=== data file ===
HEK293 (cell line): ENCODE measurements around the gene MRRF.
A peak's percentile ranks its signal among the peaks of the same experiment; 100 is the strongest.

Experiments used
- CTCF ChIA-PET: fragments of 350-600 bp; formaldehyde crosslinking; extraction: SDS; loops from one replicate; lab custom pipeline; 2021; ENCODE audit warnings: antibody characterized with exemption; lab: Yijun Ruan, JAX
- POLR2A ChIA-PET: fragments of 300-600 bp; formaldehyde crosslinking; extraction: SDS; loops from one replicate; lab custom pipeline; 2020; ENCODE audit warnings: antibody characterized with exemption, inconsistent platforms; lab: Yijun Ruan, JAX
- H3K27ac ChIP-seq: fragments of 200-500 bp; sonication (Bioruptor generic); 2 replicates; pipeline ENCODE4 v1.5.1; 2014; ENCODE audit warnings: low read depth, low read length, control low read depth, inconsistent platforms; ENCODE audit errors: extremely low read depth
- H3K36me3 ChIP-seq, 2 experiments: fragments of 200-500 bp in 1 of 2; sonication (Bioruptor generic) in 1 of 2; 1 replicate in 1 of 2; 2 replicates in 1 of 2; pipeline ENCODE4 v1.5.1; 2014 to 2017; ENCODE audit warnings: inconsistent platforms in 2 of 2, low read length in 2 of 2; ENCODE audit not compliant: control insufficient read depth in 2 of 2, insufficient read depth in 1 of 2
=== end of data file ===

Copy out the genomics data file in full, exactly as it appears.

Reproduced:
HEK293 (cell line): ENCODE measurements around the gene MRRF.
A peak's percentile ranks its signal among the peaks of the same experiment; 100 is the strongest.

Experiments used
- CTCF ChIA-PET: fragments of 350-600 bp; formaldehyde crosslinking; extraction: SDS; loops from one replicate; lab custom pipeline; 2021; ENCODE audit warnings: antibody characterized with exemption; lab: Yijun Ruan, JAX
- POLR2A ChIA-PET: fragments of 300-600 bp; formaldehyde crosslinking; extraction: SDS; loops from one replicate; lab custom pipeline; 2020; ENCODE audit warnings: antibody characterized with exemption, inconsistent platforms; lab: Yijun Ruan, JAX
- H3K27ac ChIP-seq: fragments of 200-500 bp; sonication (Bioruptor generic); 2 replicates; pipeline ENCODE4 v1.5.1; 2014; ENCODE audit warnings: low read depth, low read length, control low read depth, inconsistent platforms; ENCODE audit errors: extremely low read depth
- H3K36me3 ChIP-seq, 2 experiments: fragments of 200-500 bp in 1 of 2; sonication (Bioruptor generic) in 1 of 2; 1 replicate in 1 of 2; 2 replicates in 1 of 2; pipeline ENCODE4 v1.5.1; 2014 to 2017; ENCODE audit warnings: inconsistent platforms in 2 of 2, low read length in 2 of 2; ENCODE audit not compliant: control insufficient read depth in 2 of 2, insufficient read depth in 1 of 2